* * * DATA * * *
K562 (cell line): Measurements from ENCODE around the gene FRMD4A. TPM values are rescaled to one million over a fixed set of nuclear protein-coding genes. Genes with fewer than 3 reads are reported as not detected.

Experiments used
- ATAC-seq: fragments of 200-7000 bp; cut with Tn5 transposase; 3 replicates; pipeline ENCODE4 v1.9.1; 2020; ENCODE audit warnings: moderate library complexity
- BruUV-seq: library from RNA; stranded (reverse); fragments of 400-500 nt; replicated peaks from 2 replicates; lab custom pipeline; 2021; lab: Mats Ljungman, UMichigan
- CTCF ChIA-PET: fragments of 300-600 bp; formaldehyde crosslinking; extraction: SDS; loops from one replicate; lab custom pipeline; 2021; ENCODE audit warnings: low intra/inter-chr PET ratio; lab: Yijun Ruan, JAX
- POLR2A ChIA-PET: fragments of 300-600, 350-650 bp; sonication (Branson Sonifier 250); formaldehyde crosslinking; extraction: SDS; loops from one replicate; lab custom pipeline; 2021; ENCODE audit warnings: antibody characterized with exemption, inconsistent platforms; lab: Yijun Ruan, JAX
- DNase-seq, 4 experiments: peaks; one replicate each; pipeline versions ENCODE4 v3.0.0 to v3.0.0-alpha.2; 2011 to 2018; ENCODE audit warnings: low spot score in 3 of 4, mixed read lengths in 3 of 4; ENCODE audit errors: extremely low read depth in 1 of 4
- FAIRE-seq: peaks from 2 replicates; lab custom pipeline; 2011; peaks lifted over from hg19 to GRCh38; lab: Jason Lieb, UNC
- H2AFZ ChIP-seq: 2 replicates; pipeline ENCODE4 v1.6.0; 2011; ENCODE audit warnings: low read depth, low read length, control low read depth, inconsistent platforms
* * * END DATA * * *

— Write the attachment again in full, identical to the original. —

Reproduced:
K562 (cell line): Measurements from ENCODE around the gene FRMD4A. TPM values are rescaled to one million over a fixed set of nuclear protein-coding genes. Genes with fewer than 3 reads are reported as not detected.

Experiments used
- ATAC-seq: fragments of 200-7000 bp; cut with Tn5 transposase; 3 replicates; pipeline ENCODE4 v1.9.1; 2020; ENCODE audit warnings: moderate library complexity
- BruUV-seq: library from RNA; stranded (reverse); fragments of 400-500 nt; replicated peaks from 2 replicates; lab custom pipeline; 2021; lab: Mats Ljungman, UMichigan
- CTCF ChIA-PET: fragments of 300-600 bp; formaldehyde crosslinking; extraction: SDS; loops from one replicate; lab custom pipeline; 2021; ENCODE audit warnings: low intra/inter-chr PET ratio; lab: Yijun Ruan, JAX
- POLR2A ChIA-PET: fragments of 300-600, 350-650 bp; sonication (Branson Sonifier 250); formaldehyde crosslinking; extraction: SDS; loops from one replicate; lab custom pipeline; 2021; ENCODE audit warnings: antibody characterized with exemption, inconsistent platforms; lab: Yijun Ruan, JAX
- DNase-seq, 4 experiments: peaks; one replicate each; pipeline versions ENCODE4 v3.0.0 to v3.0.0-alpha.2; 2011 to 2018; ENCODE audit warnings: low spot score in 3 of 4, mixed read lengths in 3 of 4; ENCODE audit errors: extremely low read depth in 1 of 4
- FAIRE-seq: peaks from 2 replicates; lab custom pipeline; 2011; peaks lifted over from hg19 to GRCh38; lab: Jason Lieb, UNC
- H2AFZ ChIP-seq: 2 replicates; pipeline ENCODE4 v1.6.0; 2011; ENCODE audit warnings: low read depth, low read length, control low read depth, inconsistent platforms